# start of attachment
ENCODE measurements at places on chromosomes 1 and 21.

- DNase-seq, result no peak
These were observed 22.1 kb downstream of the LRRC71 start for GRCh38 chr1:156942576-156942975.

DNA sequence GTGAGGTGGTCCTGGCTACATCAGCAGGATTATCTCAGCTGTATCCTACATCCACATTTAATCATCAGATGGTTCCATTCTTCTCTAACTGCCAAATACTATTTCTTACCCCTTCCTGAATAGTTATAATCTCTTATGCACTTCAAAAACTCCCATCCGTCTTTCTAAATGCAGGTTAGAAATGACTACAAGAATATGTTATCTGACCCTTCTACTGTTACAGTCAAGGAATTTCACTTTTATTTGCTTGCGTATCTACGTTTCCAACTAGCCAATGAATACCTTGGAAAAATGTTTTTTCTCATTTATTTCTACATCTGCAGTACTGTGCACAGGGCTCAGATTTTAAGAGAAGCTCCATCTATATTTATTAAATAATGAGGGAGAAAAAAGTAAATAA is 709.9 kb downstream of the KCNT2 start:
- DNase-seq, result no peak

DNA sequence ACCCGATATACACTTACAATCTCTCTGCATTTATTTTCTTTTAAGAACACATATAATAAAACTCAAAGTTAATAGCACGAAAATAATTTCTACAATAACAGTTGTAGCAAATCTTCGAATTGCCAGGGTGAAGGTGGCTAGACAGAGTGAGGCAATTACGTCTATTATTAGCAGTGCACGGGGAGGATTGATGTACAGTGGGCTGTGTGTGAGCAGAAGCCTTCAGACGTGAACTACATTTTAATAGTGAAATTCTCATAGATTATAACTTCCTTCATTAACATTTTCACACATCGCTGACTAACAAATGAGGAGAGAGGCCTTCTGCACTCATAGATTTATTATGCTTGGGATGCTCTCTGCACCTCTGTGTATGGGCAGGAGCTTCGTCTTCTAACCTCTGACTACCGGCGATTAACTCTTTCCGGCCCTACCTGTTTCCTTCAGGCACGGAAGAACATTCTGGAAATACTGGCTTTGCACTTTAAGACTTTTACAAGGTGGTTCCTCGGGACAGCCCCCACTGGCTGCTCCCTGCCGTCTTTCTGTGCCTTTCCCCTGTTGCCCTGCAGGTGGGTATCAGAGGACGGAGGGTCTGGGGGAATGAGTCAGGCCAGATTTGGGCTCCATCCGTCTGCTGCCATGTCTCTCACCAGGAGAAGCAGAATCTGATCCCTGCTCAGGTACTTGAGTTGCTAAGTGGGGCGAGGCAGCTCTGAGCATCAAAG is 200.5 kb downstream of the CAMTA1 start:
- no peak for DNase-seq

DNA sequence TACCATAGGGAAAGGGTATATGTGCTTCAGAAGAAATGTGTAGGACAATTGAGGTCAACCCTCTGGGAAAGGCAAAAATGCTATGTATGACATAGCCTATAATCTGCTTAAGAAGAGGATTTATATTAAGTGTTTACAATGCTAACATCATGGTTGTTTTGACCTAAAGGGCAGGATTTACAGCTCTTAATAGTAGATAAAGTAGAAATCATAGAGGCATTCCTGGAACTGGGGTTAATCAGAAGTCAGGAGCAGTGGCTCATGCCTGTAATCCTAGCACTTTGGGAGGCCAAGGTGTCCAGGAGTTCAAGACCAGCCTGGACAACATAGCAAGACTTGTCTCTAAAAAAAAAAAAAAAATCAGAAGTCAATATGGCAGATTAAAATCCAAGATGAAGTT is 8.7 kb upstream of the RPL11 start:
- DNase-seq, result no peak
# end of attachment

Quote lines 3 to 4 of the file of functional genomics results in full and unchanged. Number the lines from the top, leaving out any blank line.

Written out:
These were observed 22.1 kb downstream of the LRRC71 start for GRCh38 chr1:156942576-156942975.

DNA sequence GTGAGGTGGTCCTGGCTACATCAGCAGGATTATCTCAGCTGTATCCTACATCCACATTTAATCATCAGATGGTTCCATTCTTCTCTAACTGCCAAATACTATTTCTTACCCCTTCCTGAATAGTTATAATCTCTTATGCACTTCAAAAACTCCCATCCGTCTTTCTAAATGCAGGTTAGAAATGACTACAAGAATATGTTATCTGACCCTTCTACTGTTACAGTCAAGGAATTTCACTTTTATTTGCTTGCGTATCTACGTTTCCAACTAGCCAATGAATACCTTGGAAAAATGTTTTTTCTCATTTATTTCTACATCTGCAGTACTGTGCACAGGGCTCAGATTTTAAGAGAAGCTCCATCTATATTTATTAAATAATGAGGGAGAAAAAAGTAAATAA is 709.9 kb downstream of the KCNT2 start: